In this new year of economic uncertainty, it can help to take stock of the facts. There are three things we know for certain: First, Albertans owe much of our current prosperity to resource development.
Second, energy production and resource extraction are a fundamental — and often unfairly maligned — segment of Alberta’s economy.
Third, Alberta must prepare to enter a carbon-constrained future, as the world moves away from fossil fuels, with the goal of complete decarbonization by the end of the century.
Albertans’ ingenuity has allowed us to access our abundant natural resources. At a time when the biggest names said it couldn’t be done, Albertans got on with the business of doing it. When naysayers questioned Alberta’s ability to cultivate farms, innovators were making it happen with new irrigation technologies and better seeds.
When others wrote off our rich oil reserves as “unreachable,” we not only reached them, but made them profitable. Through investment, innovation and vision, Alberta has taken its place as an energy superpower, while developing groundbreaking technologies to make our products cleaner and safer.
Today our economy is struggling to find a new balance that takes into account short-term oil prices, medium-term intentions to move away from fossil fuels, and the long-term development needs of Albertans. If Albertan oil is to be accepted in this new global reality, we will need to find a system that encourages the lowest possible emissions with the greatest possible prosperity for our people.
Alberta’s oilsands can be an environmental leader on the global stage through transformative technologies that can meet the industry goal of making oilsands production as clean as conventional oil. Work on this has already begun. For example, Alberta’s Climate Change and Emissions Management Corp. (CCEMC), funded by the province’s carbon levy, has invested in over 85 transformative projects, which have reduced emissions in the province. The CCEMC has also committed $35 million through their grand challenge to a technology that will convert emissions into new carbon-based products.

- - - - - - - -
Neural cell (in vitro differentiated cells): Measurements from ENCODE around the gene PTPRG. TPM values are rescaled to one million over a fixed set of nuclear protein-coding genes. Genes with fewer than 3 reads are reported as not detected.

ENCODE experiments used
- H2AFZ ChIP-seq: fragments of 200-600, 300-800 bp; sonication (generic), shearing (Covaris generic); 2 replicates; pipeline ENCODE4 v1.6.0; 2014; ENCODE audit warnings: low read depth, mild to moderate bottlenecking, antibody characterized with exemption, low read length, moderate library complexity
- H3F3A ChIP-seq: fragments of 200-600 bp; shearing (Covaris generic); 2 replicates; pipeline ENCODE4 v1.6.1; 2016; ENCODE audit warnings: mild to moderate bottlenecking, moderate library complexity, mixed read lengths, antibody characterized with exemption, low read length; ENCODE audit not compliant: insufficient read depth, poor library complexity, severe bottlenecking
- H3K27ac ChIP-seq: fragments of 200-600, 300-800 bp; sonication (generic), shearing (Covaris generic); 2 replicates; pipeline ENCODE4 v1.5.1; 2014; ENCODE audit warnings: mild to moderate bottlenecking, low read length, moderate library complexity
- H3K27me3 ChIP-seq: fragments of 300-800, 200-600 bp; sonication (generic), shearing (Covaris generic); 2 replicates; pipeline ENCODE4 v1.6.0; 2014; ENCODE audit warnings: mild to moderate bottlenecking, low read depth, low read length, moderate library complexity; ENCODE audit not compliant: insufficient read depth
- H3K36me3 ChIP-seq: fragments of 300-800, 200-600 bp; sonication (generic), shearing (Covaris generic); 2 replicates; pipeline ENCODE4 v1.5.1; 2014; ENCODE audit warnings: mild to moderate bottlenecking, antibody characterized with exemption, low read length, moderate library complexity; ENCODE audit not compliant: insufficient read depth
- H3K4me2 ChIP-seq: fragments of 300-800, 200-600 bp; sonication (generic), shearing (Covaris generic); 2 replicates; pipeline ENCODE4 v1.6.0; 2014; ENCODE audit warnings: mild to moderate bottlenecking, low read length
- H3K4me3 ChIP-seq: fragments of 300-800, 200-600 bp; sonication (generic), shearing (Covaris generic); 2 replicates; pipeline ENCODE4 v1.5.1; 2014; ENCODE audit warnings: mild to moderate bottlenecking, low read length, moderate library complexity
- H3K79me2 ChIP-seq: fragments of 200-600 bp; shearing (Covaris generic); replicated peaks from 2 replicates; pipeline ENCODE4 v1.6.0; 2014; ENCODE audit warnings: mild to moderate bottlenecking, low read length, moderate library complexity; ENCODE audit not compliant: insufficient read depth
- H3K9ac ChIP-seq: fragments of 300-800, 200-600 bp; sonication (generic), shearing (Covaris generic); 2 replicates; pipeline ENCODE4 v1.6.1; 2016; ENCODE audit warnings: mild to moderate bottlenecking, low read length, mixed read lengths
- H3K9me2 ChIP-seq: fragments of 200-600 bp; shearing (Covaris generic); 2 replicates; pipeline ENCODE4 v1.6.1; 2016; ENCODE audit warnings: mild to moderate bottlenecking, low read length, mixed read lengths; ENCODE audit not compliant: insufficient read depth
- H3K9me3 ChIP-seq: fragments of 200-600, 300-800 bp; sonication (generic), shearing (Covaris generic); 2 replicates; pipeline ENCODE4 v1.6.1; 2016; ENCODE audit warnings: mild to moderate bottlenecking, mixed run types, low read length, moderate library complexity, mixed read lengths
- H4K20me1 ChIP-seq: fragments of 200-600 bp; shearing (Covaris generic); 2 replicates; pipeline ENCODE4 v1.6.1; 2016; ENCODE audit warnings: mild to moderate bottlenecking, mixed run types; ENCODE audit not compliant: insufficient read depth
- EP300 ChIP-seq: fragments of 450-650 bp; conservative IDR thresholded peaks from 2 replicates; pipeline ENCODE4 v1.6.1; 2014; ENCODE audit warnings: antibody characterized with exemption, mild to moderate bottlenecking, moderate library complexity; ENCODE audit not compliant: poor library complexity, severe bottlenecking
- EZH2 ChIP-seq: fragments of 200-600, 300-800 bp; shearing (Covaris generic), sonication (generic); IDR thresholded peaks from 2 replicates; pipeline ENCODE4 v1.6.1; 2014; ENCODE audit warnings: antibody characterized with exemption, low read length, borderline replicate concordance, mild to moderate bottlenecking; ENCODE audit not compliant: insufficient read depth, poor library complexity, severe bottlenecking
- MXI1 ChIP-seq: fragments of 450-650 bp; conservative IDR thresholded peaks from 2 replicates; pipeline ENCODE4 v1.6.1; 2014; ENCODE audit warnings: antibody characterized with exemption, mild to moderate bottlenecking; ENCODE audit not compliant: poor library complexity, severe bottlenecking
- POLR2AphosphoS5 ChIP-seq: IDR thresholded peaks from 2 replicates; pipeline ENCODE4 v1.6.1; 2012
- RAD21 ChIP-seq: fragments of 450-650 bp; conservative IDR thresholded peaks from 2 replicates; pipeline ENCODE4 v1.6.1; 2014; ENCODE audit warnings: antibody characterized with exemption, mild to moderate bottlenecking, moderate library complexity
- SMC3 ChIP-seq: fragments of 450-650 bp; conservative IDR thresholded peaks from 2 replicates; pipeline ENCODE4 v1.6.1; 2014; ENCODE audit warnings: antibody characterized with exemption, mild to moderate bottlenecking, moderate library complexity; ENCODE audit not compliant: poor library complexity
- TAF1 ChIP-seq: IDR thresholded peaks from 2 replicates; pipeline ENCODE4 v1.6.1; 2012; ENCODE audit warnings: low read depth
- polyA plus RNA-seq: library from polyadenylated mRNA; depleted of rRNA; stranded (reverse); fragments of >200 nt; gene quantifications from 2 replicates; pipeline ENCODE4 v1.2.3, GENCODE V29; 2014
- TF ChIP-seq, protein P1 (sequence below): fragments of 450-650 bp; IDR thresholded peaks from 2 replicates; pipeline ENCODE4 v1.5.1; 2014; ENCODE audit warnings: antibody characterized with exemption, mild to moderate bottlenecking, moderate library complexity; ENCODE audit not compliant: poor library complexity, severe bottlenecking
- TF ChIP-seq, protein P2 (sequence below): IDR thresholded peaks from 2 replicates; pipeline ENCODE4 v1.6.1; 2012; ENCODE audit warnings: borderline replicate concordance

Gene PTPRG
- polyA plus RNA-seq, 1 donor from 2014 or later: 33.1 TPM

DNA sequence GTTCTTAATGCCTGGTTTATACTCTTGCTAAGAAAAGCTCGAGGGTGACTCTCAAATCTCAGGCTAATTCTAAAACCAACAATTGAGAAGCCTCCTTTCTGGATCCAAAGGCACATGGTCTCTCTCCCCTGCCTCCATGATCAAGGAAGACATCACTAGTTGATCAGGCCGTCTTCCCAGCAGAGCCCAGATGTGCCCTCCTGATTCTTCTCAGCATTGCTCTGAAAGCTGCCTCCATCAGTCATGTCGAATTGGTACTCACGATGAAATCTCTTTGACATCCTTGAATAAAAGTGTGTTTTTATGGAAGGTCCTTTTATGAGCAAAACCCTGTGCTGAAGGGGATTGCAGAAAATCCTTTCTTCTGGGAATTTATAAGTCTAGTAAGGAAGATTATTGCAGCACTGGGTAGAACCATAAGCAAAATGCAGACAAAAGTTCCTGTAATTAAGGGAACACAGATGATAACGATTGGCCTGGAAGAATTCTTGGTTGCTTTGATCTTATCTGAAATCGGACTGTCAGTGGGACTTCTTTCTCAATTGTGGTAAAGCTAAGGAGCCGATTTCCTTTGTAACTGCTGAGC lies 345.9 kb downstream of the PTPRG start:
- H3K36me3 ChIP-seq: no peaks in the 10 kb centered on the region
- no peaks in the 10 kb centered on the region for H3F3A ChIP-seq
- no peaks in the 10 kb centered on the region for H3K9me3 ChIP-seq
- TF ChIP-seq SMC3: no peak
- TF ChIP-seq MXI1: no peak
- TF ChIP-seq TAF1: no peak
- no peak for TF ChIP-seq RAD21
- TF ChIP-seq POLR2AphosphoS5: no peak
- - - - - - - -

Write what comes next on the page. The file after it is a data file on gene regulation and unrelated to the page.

Industry continues to take a lead in developing and operationalizing these technologies. Last year, Calgary-based Carbon Engineering unveiled a technology that removes carbon dioxide from the atmosphere, and Shell Canada celebrated the opening of their Quest carbon capture and storage project in Alberta, which is expected to capture and store more than one million tonnes of emissions each year.
Alberta has a wealth of talent, which has made our natural resource prosperity possible. Today, many of these highly skilled and experienced individuals are looking for work. We must ensure that we harness these talents and keep them here in Alberta.
One obvious sector that can excel in this transition is the clean technology sector. The economics of clean technology projects are improving, and reports now suggest that in the year ahead, the clean tech sector will be one of the notable growth sectors in Alberta. With many transferable skills and the appropriate retooling efforts, traditional energy sector workers in the province can be vital to the clean tech transition.
With layoffs occurring at many oil and gas companies because of falling prices, alternative energy industries can now competitively recruit from this talent pool. With the experience, labour force, and equipment required to excel at this pursuit, the province is well positioned to lead in the global transition to cleaner energy.
In order to achieve this, we must foster the entrepreneurship and innovation necessary to create the next great Alberta success stories — and do so in a manner consistent with the values and spirit of Albertans. To begin with, a price on carbon is necessary, as it creates incentives for industry to invest in research and development, which can help drive technological innovations that promote more efficient uses of resources.
To further cultivate these technological innovations, governments — both federal and provincial — must play a leadership role, and do so without resorting to massive government spending. By focusing on policies that encourage smart procurement, less red tape, and encouraging commercialization partnerships, governments can restore the Alberta Advantage.
Albertans have never shied away from a challenge and have always had the vision to create the infrastructure and investments needed to foster prosperity for our people. With ingenuity and the right policies, Alberta’s second century as a province can be just as bright as its first.
Kaitlin Szacki is Western Canada director of Canadians for Clean Prosperity.
This item first appeared in the Calgary Herald.